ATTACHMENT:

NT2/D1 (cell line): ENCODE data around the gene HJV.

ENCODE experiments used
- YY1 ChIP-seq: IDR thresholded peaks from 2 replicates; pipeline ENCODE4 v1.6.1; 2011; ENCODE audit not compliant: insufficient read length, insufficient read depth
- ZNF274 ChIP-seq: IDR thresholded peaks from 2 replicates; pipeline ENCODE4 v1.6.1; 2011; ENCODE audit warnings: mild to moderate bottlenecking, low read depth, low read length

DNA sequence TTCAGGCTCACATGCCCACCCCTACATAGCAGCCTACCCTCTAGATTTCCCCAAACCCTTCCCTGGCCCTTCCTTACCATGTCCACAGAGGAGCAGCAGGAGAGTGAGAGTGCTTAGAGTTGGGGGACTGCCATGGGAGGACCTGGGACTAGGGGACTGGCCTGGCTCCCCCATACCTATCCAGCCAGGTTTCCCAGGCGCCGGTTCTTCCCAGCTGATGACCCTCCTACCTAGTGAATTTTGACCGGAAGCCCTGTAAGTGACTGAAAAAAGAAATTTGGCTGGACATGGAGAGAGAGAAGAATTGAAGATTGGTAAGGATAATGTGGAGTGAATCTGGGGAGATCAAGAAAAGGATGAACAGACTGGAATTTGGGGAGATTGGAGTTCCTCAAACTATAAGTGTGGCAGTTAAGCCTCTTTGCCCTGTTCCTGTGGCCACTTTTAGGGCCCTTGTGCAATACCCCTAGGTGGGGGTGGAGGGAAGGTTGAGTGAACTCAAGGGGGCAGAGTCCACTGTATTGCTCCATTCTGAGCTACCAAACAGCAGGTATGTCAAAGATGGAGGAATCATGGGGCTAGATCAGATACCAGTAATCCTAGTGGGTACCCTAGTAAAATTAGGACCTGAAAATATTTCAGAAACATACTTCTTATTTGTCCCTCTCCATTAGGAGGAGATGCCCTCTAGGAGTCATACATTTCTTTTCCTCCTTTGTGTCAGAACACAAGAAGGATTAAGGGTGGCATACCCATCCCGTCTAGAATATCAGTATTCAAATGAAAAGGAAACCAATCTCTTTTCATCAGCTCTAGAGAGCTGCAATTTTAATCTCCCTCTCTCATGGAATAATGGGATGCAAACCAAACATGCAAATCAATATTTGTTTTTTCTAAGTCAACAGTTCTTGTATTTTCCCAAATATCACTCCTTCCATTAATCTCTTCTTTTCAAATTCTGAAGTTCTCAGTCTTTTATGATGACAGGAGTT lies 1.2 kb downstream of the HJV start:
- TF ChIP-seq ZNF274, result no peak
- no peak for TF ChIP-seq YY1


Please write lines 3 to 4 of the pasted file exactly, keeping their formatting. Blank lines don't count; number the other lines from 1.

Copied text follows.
- YY1 ChIP-seq: IDR thresholded peaks from 2 replicates; pipeline ENCODE4 v1.6.1; 2011; ENCODE audit not compliant: insufficient read length, insufficient read depth
- ZNF274 ChIP-seq: IDR thresholded peaks from 2 replicates; pipeline ENCODE4 v1.6.1; 2011; ENCODE audit warnings: mild to moderate bottlenecking, low read depth, low read length